Lujan Grisham met with Governors Jay Inslee of Washington State, J.B. Pritzker of Illinois, David Ige of Hawaii and Kate Brown of Oregon to “demonstrate a critical mass of high ambition states” intent on moving just as relentless toward keeping global temperatures from rising above 1.5 degrees Centigrade compared to the pre-Industrial Era climate. Together, the five states represent 55 percent of the U.S. population and 60 percent of the U.S. economy as expressed in gross domestic product (GDP). They said they are committed to achieving the goals of the 2015 Paris Climate Accord.

But the name of their nascent club, the “Under 2 Coalition,” seems a little less ambitious. A two degree Celsius average increase would engulf the world in devastations to crops, wildlife and scarcely habitable human living conditions. 

On the governors’ Sunday, November 7 schedule was a “Net Zero Futures Initiative” that would “set the 2030 agenda for transformative climate action… starting with objectives for action in 2022.” Lujan Grisham has been an active participant in several side meetings and panel discussions here in Glasgow. Those have included sessions with John Kerry and Gina McCarthy, President Joe Biden’s envoys to the UN conference, although she was a no-show at an earlier session on “Making the Transition to Clean Power a Reality” where the plenary hall’s overhead big-screen electronic billboards displayed her photo and name. A chair on the podium where she would have been seated was vacant; the moderator gave no explanation.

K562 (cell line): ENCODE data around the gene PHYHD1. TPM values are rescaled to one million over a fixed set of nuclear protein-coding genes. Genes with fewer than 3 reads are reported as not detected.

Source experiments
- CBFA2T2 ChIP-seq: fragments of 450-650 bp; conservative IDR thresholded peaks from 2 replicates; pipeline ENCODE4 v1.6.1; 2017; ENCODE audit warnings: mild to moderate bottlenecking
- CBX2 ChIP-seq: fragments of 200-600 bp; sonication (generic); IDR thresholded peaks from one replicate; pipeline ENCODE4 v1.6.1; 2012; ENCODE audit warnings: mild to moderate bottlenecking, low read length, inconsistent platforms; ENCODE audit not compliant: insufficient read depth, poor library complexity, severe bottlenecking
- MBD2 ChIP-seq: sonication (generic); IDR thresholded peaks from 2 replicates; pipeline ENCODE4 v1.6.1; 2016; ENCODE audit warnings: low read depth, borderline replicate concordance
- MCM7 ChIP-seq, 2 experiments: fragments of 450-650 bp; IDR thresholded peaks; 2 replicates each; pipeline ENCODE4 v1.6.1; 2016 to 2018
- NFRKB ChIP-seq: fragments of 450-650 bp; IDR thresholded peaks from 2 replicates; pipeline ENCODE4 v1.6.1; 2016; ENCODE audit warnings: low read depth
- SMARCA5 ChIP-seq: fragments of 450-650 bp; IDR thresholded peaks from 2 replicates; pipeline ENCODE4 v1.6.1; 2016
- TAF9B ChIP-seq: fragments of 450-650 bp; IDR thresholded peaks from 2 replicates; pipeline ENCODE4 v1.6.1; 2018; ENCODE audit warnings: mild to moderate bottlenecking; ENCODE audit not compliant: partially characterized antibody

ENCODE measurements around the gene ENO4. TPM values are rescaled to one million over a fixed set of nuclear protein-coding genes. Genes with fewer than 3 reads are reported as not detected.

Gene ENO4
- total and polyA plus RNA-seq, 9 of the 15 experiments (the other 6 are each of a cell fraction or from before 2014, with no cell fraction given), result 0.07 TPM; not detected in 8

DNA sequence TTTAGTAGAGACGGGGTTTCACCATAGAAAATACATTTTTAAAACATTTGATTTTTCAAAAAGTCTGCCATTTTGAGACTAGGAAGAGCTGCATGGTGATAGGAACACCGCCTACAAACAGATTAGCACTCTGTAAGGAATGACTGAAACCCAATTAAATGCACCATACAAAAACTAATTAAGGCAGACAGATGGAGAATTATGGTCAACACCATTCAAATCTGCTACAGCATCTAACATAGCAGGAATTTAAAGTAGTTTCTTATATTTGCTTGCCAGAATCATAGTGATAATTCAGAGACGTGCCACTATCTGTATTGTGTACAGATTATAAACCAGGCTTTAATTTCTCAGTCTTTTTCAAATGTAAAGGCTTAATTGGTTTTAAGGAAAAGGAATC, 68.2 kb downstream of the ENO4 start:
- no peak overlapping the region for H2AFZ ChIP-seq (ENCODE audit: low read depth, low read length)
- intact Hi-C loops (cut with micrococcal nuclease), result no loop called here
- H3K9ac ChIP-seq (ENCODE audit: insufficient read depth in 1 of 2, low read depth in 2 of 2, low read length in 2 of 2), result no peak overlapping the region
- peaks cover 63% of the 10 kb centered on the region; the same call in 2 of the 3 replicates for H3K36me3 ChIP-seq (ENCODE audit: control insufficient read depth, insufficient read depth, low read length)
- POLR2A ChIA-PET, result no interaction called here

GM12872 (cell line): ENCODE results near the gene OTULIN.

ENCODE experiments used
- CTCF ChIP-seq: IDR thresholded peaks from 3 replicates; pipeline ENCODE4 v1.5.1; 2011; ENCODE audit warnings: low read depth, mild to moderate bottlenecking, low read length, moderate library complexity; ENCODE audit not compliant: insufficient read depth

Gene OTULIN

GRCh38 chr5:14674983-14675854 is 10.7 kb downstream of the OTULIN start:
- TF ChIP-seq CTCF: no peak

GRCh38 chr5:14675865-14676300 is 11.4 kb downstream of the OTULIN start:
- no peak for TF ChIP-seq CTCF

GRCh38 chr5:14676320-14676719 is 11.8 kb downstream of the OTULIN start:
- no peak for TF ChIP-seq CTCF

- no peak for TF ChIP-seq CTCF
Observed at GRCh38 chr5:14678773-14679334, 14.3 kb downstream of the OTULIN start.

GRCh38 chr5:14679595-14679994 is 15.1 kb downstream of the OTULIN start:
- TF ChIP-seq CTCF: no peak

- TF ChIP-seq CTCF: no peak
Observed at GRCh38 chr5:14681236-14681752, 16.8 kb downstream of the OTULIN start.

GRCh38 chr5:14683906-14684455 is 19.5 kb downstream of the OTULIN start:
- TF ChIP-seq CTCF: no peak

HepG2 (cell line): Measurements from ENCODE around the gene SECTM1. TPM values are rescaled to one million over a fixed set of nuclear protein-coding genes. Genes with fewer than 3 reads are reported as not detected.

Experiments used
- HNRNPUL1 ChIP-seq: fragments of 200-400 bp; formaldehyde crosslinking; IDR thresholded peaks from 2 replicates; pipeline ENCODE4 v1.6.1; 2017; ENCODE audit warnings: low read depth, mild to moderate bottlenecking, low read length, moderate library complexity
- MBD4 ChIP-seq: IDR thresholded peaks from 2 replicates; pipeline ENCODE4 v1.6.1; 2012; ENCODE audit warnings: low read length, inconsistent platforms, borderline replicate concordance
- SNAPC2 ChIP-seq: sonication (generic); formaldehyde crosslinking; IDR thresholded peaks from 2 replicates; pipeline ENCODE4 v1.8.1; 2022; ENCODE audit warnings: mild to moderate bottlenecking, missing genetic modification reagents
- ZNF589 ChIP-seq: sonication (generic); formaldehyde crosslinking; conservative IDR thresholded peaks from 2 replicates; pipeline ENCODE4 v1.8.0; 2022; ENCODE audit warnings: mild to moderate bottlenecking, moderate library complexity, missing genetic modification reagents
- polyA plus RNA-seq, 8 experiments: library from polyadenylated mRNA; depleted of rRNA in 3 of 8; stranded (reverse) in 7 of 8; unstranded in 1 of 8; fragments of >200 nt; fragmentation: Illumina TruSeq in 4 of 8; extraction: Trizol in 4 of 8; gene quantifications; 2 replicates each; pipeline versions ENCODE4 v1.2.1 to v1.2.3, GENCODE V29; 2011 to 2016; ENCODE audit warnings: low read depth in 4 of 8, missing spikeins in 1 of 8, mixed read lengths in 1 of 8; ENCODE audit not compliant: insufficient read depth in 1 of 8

Among other announcements that day, November 4, more than 20 nations and 15 major institutions had committed to ending financing for more fossil fuel projects. As Denmark’s Minister of Foreign Affairs chimed in “Luckily renewable energy is realistic as a replacement. The coal phase-out is affordable. Let’s together consign coal to history.” U.S. Secretary of Energy Jennifer Granholm called for even more ambitious measures to end the use of coal in the United States and around the world, saying that renewables could “leap frog over coal.”

During a panel discussion later that day, Norway’s minister of international development offered the welcomed news that 80 percent of her country’s new automobiles are now electric, rather than gasoline powered. Norway has also launched the world’s first zero emissions ship, and is erecting the world’s biggest floating wind farm.  Minister Anne Beathe Tvinnereim ended on a cheerleading note that “Either we break through together or we break down separately.”

The UN’s Assistant Secretary-General for Climate Action, Selwin Hart, warned that “keeping 1.5 alive” is necessary, the world is now on a path for global temperature to rise to 2.7 degrees C. “This is a fight we cannot afford to lose,” he stressed.

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By Scott Manning

The transition to clean energy is a major consideration at COP26, and on November 4 two presidential events were hosted at the conference to consider how to reduce green house gas emissions through a shift to clean energy.

The United Nations Energy Transition Council (ETC) took center stage during the discussion. The ETC began as a council to encourage dialogue between states and other international actors to support the energy transition from fossil fuel dependence to renewable energy driven power grids. The ETC has been well received by its members and will persist as a council at least through COP30 in 2025. 

Looking to the future, the ETC developed a list of eight long-term priorities. These priorities include ambitious tasks such as integrated energy planning, which involves the considerations of cost, efficiency, and carbon reductions in energy delivery. The priorities also include the promotion of green grids and renewable energy utility-scale projects, both of which would require adequate regulatory frameworks, financial investment, and technology sharing to implement. 

These goals are extremely ambitious, and ETC has developed a list of shorter term 2022 priorities to set the process in motion. A key priority is the broader deployment of the Rapid Response Facility (RRF), an organization that coordinates efforts and resources between existing programs and groups to quickly respond to clean energy transition needs of countries around the world.